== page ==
Tutorial at PLDI 2019
Thanks for the great participation to everyone! If you couldn’t make it to PLDI or want to follow-up on your own, all the materials are available online, see below.
At a Glance
Title: Dynamically Analyzing WebAssembly with Wasabi.
Where: Room 105C at PLDI 2019 in Phoenix, AZ, USA.
When: Sunday, 23 June 2019, 9am – 12:30pm.
The tutorial will explain the design of Wasabi and give a hands-on introduction to writing dynamic analysis for WebAssembly. Participants will run a simple web application containing WebAssembly code, apply Wasabi to it, and implement a sequence of increasingly complex analyses under the guidance of the creators of Wasabi.
To learn more about Wasabi, you can follow the introduction here.
- 9am – 11am:
- Introduction to WebAssembly.
- Hands-on: compiling programs to WebAssembly.
- Introduction to Wasabi.
- Setup of Wasabi and warm-up exercises.
- (Coffee break)
- 11:20am – 12:30pm:
- Hands-on exercises on dynamic analysis with Wasabi.
Audience: Researchers and practitioners interested in
- binary instrumentation,
- dynamic analysis, and/or
- how to write dynamic analyses in Wasabi and apply them to real-world web applications.
Prerequisites: To do all tasks of the tutorial, the following software is required. You can either (A) download a VirtualBox machine with all dependencies installed from https://drive.google.com/open?id=1wpMfaEJTu8DO_h5f2ejNKM-HUxs64BrI, or (B) install the following software on your own machine (see the links for the respective official installation instructions):
- A recent browser (for executing WebAssembly): Any Firefox or Chromium version less than a year old should suffice.
- Wasabi itself: http://wasabi.software-lab.org/#getting-started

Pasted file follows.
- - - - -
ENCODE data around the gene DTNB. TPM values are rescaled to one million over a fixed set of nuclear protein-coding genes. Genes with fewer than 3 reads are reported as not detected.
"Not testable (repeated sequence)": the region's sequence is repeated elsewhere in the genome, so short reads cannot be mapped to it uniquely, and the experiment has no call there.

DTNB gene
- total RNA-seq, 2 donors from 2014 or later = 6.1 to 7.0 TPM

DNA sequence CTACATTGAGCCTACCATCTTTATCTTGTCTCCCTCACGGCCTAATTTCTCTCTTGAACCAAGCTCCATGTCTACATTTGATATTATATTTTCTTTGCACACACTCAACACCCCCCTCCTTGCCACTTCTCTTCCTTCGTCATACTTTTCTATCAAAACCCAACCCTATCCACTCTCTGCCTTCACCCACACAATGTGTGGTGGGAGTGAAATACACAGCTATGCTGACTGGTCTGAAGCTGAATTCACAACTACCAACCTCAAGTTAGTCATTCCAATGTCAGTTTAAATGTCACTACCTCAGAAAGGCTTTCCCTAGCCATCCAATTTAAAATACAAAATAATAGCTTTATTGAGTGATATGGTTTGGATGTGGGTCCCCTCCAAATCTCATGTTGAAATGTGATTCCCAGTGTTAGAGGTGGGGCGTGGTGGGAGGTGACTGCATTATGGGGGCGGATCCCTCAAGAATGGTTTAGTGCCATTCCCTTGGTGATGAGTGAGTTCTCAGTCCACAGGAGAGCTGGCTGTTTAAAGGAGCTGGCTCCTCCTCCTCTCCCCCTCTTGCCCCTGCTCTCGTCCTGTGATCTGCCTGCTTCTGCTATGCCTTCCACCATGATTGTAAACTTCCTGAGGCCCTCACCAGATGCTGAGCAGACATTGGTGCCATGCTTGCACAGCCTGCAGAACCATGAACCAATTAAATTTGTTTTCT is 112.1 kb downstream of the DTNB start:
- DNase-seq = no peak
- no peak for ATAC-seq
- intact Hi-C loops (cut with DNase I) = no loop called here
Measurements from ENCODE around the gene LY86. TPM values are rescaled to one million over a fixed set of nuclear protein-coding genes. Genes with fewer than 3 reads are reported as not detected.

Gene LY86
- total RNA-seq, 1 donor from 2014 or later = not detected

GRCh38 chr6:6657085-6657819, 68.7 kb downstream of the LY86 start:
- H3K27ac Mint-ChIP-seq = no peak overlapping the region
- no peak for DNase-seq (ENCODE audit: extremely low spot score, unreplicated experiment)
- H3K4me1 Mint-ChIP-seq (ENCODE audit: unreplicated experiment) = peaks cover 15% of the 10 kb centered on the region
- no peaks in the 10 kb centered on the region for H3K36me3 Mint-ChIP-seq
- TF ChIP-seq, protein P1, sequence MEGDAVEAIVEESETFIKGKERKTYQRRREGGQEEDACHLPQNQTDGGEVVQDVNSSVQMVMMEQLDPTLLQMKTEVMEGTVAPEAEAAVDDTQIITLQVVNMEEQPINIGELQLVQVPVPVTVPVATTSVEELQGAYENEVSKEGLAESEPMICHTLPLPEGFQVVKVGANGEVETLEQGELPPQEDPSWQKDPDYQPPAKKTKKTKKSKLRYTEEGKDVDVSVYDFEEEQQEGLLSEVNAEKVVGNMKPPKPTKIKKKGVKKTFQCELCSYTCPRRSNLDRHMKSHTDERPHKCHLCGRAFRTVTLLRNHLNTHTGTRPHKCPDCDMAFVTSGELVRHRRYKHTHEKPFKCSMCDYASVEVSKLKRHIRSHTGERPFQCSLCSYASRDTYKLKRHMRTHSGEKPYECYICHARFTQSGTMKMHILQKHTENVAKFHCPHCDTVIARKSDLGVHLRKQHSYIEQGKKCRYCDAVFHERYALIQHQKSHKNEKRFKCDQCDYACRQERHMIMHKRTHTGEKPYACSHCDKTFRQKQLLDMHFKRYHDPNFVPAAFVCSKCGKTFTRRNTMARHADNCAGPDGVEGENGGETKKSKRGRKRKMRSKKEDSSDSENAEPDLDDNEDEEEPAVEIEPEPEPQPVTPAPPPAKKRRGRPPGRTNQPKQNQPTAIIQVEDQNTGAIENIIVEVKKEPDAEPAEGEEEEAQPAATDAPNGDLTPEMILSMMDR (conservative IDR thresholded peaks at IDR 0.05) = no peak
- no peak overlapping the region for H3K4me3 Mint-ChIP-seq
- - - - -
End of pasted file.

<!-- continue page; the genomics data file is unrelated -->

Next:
- The transitive dependencies for Wasabi and other tools for the tutorial tasks:
- Rust compiler and cargo package manager (for compiling Wasabi, if there are errors, please use a recent stable version): https://www.rust-lang.org/tools/install.
- The usual suspects for building software: Git, a C++ compiler, CMake, make, and Python 2.7.
- WebAssembly Binary Toolkit (WABT) (for manually inspecting and assembling WebAssembly binaries): https://github.com/WebAssembly/wabt#cloning.
- Emscripten (for compiling C examples to WebAssembly): https://emscripten.org/docs/getting_started/downloads.html.
- Graphviz (not strictly necessary, but handy for generating pretty pictures of, e.g., call graphs): On Ubuntu with
sudo apt install graphvizor in general https://www.graphviz.org/download/.
Slides of the “talk” part of our tutorial are available here. They give some minimal background on WebAssembly and documentation on the analysis API (mostly the analysis hooks) of Wasabi.
Tasks: The hands-on exercises (i.e., step-by-step READMEs and input programs) are in the Wasabi repository under tutorial/. In total there are 4 tasks with various subtasks: The first task is for getting started with WebAssembly, the remaining three tasks are about using Wasabi.
Daniel Lehmann, TU Darmstadt
Michael Pradel, TU Darmstadt